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4.What in your opinion would you change in the industry? What are the negatives that are prevalent ?
I think one of the limitations of the AV industry is that we don’t do a great job in soliciting new young professionals to join the industry’s workforce. The young talent I’ve interacted with in the field have all found their way into AV almost by accident. People in their 20s are very tech savvy and creative so they can contribute a lot to our field of work, but the industry as a whole isn’t very good at reaching that audience. There are some initiatives, like the AVIXA Foundation, trying to change that and we do our best to get involved.We are personally trying to change this by making our technology more approachable (we offer a free version of our software to everyone) and target universities with programs that can incorporate our technology into their curriculum and through them reach that younger demographic.
5.Describe your ideal client? What do you wish clients to know before hiring you?
Our ideal client is anyone trying to better engage their audience whether an innovative hotel lobby or a retail store, an event venue or a museum and more. We’re in the business of human engagement and human connection using experiential audiovisual technology. The main thing that we want people to know is that it’s not as hard as you think and not as expensive as you think. Our experiential software is priced at a point where it’s approachable to any project and the analytical capabilities built in (that measure how much engagement each experiential content gets) make it an easy investment with measurable ROI. The days of interactive only being available to big companies, the likes of Google, are gone. Anyone can now incorporate experiential interactivity to their space to increase human engagement and we’ve made it easy.
6.If you were going to start over, what would you do differently ?
I’m generally happy with my journey in the AV world thus far. The main thing I would have changed is that I would have made our shift to a platform/tool earlier. For the first few years of my company’s existence, we acted as the integrator as well as the creative content developer all in one. This limited our reach and limited our potential impact (both due to manpower and geography), now that we’re a tool for anyone in the proAV world (as of the summer of 2019) we can have a much larger reach and really democratize experiential capabilities.
7.Describe a typical work day for you. What are your daily disciplines?
My workdays vary quite a bit. I’m currently writing this while flying back from two weeks in Europe where I was an invited speaker at a few conferences. So aside from when I travel (which is quite often), my days typically start with reading then meditation then calls/chats with our dev team followed by the normal mixture of emails and meetings. Another small nuance of my day is that I don’t eat for the first two hours and last two hours of my day and generally keep my acrobatic training towards the evening/night – I still perform as a dancer/aerialist and choreograph on occasion.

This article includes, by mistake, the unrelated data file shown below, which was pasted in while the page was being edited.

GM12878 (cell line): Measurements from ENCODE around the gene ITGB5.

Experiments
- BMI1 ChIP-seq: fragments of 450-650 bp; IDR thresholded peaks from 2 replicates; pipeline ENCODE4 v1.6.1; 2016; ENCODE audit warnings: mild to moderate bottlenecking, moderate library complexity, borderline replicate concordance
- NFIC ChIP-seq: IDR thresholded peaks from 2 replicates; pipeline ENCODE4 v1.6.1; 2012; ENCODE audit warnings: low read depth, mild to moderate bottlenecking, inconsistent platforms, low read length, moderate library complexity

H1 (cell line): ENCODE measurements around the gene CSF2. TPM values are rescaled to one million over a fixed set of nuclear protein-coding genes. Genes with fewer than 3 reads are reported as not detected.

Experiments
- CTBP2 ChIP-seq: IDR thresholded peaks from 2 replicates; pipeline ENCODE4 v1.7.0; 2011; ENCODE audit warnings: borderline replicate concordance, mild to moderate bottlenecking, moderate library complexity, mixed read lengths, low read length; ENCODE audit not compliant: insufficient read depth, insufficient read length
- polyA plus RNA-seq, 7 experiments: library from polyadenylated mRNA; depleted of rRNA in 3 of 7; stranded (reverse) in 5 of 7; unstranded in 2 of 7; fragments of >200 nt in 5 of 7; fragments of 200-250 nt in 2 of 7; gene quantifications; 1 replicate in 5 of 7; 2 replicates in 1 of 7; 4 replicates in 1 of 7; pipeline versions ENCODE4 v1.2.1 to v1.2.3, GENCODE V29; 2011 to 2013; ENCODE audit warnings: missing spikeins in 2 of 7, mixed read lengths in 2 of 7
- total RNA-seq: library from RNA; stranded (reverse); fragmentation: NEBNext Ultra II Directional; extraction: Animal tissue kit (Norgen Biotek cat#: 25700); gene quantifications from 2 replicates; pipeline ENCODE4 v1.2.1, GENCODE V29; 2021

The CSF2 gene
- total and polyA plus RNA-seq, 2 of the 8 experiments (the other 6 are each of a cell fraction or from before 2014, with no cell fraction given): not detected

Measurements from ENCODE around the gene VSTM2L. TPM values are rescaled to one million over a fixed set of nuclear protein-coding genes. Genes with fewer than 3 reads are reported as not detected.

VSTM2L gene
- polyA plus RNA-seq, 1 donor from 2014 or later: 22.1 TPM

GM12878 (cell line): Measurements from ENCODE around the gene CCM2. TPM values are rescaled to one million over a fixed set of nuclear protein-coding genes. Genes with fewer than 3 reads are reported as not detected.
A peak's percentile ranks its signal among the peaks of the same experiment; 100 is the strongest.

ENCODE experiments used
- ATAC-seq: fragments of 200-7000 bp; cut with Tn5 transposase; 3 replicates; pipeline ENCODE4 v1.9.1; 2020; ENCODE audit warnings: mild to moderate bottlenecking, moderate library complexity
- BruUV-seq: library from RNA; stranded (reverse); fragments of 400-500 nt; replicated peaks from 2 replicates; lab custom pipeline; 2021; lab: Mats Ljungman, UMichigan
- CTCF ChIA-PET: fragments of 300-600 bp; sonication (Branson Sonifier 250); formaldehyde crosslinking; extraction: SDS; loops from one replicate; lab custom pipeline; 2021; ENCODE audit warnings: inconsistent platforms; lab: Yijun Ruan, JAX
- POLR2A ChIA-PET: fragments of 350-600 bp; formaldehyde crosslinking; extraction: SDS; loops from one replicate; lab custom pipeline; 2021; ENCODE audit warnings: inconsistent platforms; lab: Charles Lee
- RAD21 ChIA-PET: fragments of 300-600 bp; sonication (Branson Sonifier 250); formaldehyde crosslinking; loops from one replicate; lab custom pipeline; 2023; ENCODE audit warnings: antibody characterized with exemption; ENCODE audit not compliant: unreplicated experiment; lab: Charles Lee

8.Describe the apps and gear that you use daily which makes you more productive?
I’m not a huge app guy, the main two that I use around productivity are slack (for easy communication with my colleagues) and Focus Keeper (for those occasions when the environment is too loud for easy focus). Similarly important are the apps I don’t have on my phone, namely social media apps like Facebook and the like, that serve as easy distractions.
9. How do you stay relevant in this industry?
I remain relevant mostly by staying imaginative and curious. A large part of my attention is often spent around keeping up with the latest technology (mostly around artificial intelligence [AI]) and thinking through their functionality and easy usability as it relates to our line of work. For example, we recently added a new feature that uses AI to recognize human joint positions and integrated that with our software so that people can use our software with their laptop’s built-in webcam rather than requiring that they buy a special depth-camera (which would give them finer calibration options but may be unnecessary for many demo scenarios). As an international speaker, I also like to connect with other speakers before and during the show. I do my best to learn what the cutting edge is and what’s to come from the other speakers helping to educate our industry – this specific habit gives me a slight edge on staying competitive and makes sure that we stay relevant and innovative.